Black words in the hour of Chaos

February 19, 2018

Black Lives have mattered to me long before it was trendy.

My parents, proud products of the 1960’s civil rights era black empowerment movement, shaped my young mind covertly by exposing me to art with messages of self-determination and political dissent. Our home library was filled with books by revolutionary black artists/thinkers: James Baldwin, Alex Haley, bell hooks.

As I got a bit older, I was weaned on a steady diet of radically left-leaning agitprop with dope beats known as hip-hop music. I immersed myself in hip-hop culture at a time when afrocentricity and knowledge of self were corner stones of the movement. Legendary rap super group Public Enemy was my gateway into the teachings of revolutionaries such as Malcolm X, and the movies of trailblazing director Spike Lee. My first experience with live theatre was the subtle yet politically subversive Dreamgirls. The confluence of art & politics has always been intertwined for me.

Fittingly, my first professional roles in the theatre merged the political with the artistic. I started out working for Montreal’s Black Theatre Workshop, a company whose very existence is a political statement in line with my parents’ early teachings. I was empowered there by embodying complex and challenging characters in great political works by master playwrights such as South Africa’s Athol Fugard, Canada’s Andrew Moodie and the UK’s Joe Penhall – great artists who consciously pushed themselves to use theatre as a tool to bring social awareness to the masses on a visceral level.

By my mid-twenties I understood what great American writer Toni Morrison meant by the saying “all good art is political.” In fact, I didn’t even qualify the statement with the adjective “good.” To me, the making of art, particularly for marginalized people, is inherently political.

Even at an early age, I was acutely aware of the complexities associated with being young, black, and male. I was gifted with effortless “street cred” by classmates while in school. I was also considered dumb by a select but not insignificant number of teachers and other authority figures, regardless of consistently strong academic performances. A far more insidious downside was the assumption of criminality or threat by some others. The tension caused by growing up in this contradictory state of being both revered and reviled sparked an unquenchable desire to thoroughly explore all sides of the complex issues surrounding matters of race and ethnicity.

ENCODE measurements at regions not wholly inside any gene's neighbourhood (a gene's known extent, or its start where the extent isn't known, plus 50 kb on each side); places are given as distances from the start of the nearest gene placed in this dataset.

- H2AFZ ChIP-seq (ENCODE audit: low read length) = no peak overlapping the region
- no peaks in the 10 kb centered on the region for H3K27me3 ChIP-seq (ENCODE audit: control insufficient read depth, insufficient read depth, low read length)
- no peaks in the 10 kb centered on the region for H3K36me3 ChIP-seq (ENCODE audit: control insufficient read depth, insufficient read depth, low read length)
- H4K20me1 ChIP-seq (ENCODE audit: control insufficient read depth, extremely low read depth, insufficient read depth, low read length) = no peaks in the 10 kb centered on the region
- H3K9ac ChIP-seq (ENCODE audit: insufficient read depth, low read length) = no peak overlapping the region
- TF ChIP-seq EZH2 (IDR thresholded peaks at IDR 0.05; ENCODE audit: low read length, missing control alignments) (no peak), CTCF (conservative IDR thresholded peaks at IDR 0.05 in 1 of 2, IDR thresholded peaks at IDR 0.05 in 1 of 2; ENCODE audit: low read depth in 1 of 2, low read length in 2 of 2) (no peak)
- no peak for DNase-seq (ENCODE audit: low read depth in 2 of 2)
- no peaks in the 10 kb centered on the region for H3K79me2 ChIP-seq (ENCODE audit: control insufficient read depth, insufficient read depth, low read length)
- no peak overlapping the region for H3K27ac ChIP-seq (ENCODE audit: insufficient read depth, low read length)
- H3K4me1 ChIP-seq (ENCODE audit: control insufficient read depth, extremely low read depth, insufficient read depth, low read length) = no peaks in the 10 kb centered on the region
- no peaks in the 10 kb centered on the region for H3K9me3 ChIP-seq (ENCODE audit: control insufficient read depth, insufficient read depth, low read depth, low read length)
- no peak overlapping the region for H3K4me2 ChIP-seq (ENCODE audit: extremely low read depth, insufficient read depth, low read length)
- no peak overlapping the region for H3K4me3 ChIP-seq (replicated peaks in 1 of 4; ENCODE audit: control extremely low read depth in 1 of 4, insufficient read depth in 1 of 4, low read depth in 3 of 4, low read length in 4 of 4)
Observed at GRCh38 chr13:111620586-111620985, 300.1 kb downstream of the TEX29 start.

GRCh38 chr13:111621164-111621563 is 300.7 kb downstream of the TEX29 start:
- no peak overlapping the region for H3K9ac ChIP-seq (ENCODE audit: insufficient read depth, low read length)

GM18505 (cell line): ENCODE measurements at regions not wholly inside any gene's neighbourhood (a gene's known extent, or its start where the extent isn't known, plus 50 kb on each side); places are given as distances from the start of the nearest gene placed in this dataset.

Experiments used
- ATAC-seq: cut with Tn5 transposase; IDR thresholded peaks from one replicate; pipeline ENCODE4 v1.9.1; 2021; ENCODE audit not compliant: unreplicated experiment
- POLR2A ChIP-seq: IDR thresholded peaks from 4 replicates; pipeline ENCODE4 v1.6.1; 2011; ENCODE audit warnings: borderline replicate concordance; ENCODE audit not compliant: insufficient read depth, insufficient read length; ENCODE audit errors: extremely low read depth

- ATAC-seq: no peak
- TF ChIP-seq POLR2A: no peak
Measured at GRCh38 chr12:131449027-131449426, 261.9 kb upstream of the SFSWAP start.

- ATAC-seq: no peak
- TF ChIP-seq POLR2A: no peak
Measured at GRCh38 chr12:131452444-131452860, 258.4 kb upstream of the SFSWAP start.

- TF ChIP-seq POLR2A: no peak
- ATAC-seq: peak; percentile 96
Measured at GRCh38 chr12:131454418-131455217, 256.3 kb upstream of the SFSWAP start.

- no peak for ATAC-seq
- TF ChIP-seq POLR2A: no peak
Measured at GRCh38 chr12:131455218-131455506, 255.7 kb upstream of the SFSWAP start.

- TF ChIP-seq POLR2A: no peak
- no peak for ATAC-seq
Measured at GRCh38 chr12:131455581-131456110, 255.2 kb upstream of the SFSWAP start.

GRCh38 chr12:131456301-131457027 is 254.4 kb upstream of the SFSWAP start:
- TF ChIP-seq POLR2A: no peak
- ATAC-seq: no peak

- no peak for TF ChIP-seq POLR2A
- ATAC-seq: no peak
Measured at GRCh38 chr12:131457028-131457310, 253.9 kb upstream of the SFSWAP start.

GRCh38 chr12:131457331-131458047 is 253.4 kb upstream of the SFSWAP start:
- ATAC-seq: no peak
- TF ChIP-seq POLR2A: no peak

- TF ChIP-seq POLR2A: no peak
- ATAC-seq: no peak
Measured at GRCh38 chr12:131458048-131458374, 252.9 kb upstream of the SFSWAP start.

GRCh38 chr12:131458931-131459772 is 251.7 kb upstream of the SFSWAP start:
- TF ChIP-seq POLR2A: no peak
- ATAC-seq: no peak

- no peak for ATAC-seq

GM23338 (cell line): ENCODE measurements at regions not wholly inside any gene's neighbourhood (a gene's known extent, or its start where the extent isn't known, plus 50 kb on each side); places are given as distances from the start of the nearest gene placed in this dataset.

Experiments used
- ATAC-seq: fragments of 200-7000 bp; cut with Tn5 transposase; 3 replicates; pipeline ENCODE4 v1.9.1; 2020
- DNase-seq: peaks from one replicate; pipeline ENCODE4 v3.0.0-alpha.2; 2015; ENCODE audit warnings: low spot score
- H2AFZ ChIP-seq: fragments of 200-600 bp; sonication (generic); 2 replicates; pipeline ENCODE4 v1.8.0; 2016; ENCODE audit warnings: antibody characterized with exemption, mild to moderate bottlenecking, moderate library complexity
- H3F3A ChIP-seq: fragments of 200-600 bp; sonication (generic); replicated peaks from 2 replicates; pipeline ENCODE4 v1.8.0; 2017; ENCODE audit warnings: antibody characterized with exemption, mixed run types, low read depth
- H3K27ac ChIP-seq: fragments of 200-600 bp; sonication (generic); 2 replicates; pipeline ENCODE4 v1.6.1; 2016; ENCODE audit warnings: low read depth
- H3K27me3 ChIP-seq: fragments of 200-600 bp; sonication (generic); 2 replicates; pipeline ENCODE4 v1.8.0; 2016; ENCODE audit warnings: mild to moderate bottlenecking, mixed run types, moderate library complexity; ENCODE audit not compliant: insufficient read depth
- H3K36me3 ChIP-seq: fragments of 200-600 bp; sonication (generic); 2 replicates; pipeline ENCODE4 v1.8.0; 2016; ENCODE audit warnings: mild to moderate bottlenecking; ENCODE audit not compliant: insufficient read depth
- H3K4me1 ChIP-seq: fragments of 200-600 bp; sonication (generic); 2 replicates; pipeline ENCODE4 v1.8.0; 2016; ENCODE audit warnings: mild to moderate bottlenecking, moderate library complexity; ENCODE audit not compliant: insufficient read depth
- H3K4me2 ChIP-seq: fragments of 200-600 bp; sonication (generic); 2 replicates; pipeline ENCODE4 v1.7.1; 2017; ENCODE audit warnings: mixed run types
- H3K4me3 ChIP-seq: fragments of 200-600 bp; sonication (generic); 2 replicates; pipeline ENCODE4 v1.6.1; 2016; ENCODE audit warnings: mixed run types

In 2008, when I first learned about the shooting of unarmed, 18-year-old Fredy Villanueva at the hands of Montreal police, I was despondent. As I finally began to emerge from a state of existential despair, my first instinct was to channel my emotions into art: a slam poetry piece that gave voice to the rage I felt towards law enforcement for taking the life of a young person of colour. My friend and mentor Diane Roberts, former Artistic Director of urban ink productions, suggested I expand and explore all of my feelings and write them into a full length piece. This series of events were the catalysts to my transition from stage actor interpreting characters in other writer’s worlds, to playwright, sculpting my own unique impressions of the society in which I live. The result was the completion of my first play, The Lamentable Tragedy of Sal Capone, a hip-hop theatre piece that centres around the fictional story of a police officer who fatally shoots a young black man, and the fallout that followed.